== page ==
My first encounter with Peoples Temple occurred in my second year as an undergraduate student, when I heard about Jim Jones’ movement in a theology course that examined the nature of saints, martyrs, and heretics. The events of November 1978 in Jonestown were used to raise the issue of martyrdom and suicide, although they could have offered commentary on the concepts of saints and heresy as well.
My final years as an undergraduate student provided further opportunities to study and research Peoples Temple from the perspective of Christian history and theology. My research areas included examining the fervent apocalyptic motivation of Peoples Temple in relation to Christian apocalyptic literature and, separately, the notion that the political, social, and religious climate of 1950s and 1960s America provided an incubatory climate that allowed Peoples Temple to grow and thrive. As I delved deeper into the birth, life, and death of Peoples Temple, I became more convinced of the validity of surveying the Temple from a Christian theological and historical vantage point.
“Peoples Temple as Christian History” grew out of my desire to evaluate this validity, or to measure the relevance of researching Peoples Temple from the perspective of Christian history and theology. While studying the Temple, I became more and more certain that the Christian perspective on the topic had been, at least in the past, represented in a manner that was different or contradictory to my own. Thus my paper was also a way to investigate the discontinuity between my stance – that it is valid to non-judgmentally study Peoples Temple from a Christian perspective – and the stance of past Christian approaches to the Temple. Rather than dismissing or condemning the movement, I came to see Peoples Temple as a fascinating case study of how religion works and how external societal pressures influence the medium and message of religion. Beyond this, examining the Temple in “Peoples Temple as Christian History” offered many insights in the area of church dynamics. Sermon deliverance, biblical textual criticism, the relationship between a pastor and their congregation, religious persecution, and missional theology were all aspects of church behavior and thought for which Peoples Temple offered enlightening examples.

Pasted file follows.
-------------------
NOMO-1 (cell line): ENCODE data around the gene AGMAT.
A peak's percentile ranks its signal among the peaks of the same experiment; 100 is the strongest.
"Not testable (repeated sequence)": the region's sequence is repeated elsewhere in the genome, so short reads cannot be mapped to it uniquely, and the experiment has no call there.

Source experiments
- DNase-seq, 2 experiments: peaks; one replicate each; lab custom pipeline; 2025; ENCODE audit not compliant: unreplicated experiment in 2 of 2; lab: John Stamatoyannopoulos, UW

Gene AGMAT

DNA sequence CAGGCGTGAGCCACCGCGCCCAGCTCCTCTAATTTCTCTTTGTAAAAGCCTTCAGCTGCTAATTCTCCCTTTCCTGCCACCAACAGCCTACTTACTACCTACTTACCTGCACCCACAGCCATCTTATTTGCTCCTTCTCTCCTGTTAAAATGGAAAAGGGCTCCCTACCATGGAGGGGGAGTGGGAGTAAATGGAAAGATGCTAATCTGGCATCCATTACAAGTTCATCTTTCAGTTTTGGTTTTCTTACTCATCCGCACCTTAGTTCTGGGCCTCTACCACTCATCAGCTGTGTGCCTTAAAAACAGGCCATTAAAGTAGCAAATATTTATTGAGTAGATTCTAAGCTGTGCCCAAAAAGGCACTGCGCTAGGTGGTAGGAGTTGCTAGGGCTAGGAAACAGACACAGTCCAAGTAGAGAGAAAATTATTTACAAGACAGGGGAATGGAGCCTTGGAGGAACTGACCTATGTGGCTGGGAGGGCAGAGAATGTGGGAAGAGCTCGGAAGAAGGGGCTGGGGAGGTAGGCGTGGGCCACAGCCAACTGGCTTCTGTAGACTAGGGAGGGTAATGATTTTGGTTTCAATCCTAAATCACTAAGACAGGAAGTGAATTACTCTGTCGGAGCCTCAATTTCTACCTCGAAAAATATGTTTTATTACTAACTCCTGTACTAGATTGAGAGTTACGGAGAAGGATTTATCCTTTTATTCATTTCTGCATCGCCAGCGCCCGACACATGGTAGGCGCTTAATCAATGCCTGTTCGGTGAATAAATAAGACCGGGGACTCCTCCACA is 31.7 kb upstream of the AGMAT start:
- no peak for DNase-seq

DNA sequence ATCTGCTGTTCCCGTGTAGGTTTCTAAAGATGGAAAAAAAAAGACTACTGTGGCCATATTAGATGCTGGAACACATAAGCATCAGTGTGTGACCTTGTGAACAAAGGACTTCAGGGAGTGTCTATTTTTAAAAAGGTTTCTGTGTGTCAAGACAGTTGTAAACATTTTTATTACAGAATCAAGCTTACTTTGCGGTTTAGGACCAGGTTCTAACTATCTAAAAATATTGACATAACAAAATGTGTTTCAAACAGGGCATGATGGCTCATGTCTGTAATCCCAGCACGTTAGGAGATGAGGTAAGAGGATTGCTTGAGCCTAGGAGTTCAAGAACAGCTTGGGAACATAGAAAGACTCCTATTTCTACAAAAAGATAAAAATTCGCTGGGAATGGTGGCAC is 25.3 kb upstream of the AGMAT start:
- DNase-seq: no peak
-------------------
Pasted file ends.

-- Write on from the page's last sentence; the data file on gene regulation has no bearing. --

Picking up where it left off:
While the subject matter is interesting in its own right, one enduring undercurrent of Peoples Temple scholarship that has fascinated me throughout my research has been the nature of the primary and secondary source materials themselves. Specifically, I have found the motivation behind the writing of the secondary literature – which ranges from cathartic to convicting – to be intriguing. I have come to see each author’s reasons for writing about Peoples Temple – some of which are omitted from the text – to be as informative on the topic as the written material within their work. There seems to be an almost ironic connection between the writing of scholars and authors on the Temple and the primary source material, especially recorded sermons, left behind by Jones and the Temple. Jones’ sermons which were recorded on tape were intended to promote a particular understanding of the movement; thus the motivation behind the message revealed nearly as much about the subject of the message as the message itself. In the same way, the authors who have written works analyzing or historicizing Peoples Temple reveal almost as much about Peoples Temple through their own implicit opinions, ideas, and biases as the facts or interviews they recount in their pages. Recognizing this has helped me to glimpse changing attitudes towards Peoples Temple in media and changing emphases within academic Peoples Temple scholarship.
Since I first began investigating Peoples Temple, my interest in the topic has moved beyond the simple desire to learn the historical narrative of a new religious movement to the more intricate and demanding task of comprehending Jones and his followers in light of their connections to Christianity. Researching Peoples Temple from a Christian historical and theological perspective has proven – and continues to prove – to be a task that demands not just critical analysis and inter-disciplinary methodology but also understanding, patience, and sympathy. I hope to cultivate these necessary methodological characteristics through continued interest in Peoples Temple and its points of continuity with Christianity.
(Kristian Klippenstein’s paper, “Peoples Temple As Christian History: A Corrective Interpretation” appears here. Mr. Klippenstein may be reached at email@example.com.)